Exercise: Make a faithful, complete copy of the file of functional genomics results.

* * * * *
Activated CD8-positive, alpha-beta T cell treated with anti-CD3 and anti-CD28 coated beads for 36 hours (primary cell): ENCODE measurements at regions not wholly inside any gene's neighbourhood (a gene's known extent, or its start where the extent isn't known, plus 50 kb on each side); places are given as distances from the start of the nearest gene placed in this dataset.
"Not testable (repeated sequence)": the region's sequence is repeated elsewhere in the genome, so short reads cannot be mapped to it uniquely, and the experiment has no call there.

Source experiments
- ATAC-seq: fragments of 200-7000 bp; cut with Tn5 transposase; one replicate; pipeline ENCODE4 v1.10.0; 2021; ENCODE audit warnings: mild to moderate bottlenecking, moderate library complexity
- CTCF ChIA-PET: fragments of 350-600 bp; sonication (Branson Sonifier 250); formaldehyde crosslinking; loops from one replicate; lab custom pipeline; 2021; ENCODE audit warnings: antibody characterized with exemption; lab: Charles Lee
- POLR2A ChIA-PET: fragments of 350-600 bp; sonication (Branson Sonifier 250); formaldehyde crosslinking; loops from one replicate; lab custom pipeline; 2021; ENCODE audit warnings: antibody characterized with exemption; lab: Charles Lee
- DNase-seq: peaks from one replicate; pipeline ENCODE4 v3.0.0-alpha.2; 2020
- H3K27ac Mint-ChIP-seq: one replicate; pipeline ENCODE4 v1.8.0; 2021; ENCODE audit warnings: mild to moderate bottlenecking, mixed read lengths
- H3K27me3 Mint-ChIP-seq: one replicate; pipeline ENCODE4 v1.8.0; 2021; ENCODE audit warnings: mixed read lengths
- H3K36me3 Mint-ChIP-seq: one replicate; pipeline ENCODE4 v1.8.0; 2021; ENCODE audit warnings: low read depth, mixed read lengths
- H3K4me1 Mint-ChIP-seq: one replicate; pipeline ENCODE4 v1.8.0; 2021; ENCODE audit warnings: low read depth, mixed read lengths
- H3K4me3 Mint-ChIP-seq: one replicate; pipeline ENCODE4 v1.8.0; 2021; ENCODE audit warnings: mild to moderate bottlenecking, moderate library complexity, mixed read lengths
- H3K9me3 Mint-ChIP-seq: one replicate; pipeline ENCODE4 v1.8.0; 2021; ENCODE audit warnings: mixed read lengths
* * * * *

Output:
Activated CD8-positive, alpha-beta T cell treated with anti-CD3 and anti-CD28 coated beads for 36 hours (primary cell): ENCODE measurements at regions not wholly inside any gene's neighbourhood (a gene's known extent, or its start where the extent isn't known, plus 50 kb on each side); places are given as distances from the start of the nearest gene placed in this dataset.
"Not testable (repeated sequence)": the region's sequence is repeated elsewhere in the genome, so short reads cannot be mapped to it uniquely, and the experiment has no call there.

Source experiments
- ATAC-seq: fragments of 200-7000 bp; cut with Tn5 transposase; one replicate; pipeline ENCODE4 v1.10.0; 2021; ENCODE audit warnings: mild to moderate bottlenecking, moderate library complexity
- CTCF ChIA-PET: fragments of 350-600 bp; sonication (Branson Sonifier 250); formaldehyde crosslinking; loops from one replicate; lab custom pipeline; 2021; ENCODE audit warnings: antibody characterized with exemption; lab: Charles Lee
- POLR2A ChIA-PET: fragments of 350-600 bp; sonication (Branson Sonifier 250); formaldehyde crosslinking; loops from one replicate; lab custom pipeline; 2021; ENCODE audit warnings: antibody characterized with exemption; lab: Charles Lee
- DNase-seq: peaks from one replicate; pipeline ENCODE4 v3.0.0-alpha.2; 2020
- H3K27ac Mint-ChIP-seq: one replicate; pipeline ENCODE4 v1.8.0; 2021; ENCODE audit warnings: mild to moderate bottlenecking, mixed read lengths
- H3K27me3 Mint-ChIP-seq: one replicate; pipeline ENCODE4 v1.8.0; 2021; ENCODE audit warnings: mixed read lengths
- H3K36me3 Mint-ChIP-seq: one replicate; pipeline ENCODE4 v1.8.0; 2021; ENCODE audit warnings: low read depth, mixed read lengths
- H3K4me1 Mint-ChIP-seq: one replicate; pipeline ENCODE4 v1.8.0; 2021; ENCODE audit warnings: low read depth, mixed read lengths
- H3K4me3 Mint-ChIP-seq: one replicate; pipeline ENCODE4 v1.8.0; 2021; ENCODE audit warnings: mild to moderate bottlenecking, moderate library complexity, mixed read lengths
- H3K9me3 Mint-ChIP-seq: one replicate; pipeline ENCODE4 v1.8.0; 2021; ENCODE audit warnings: mixed read lengths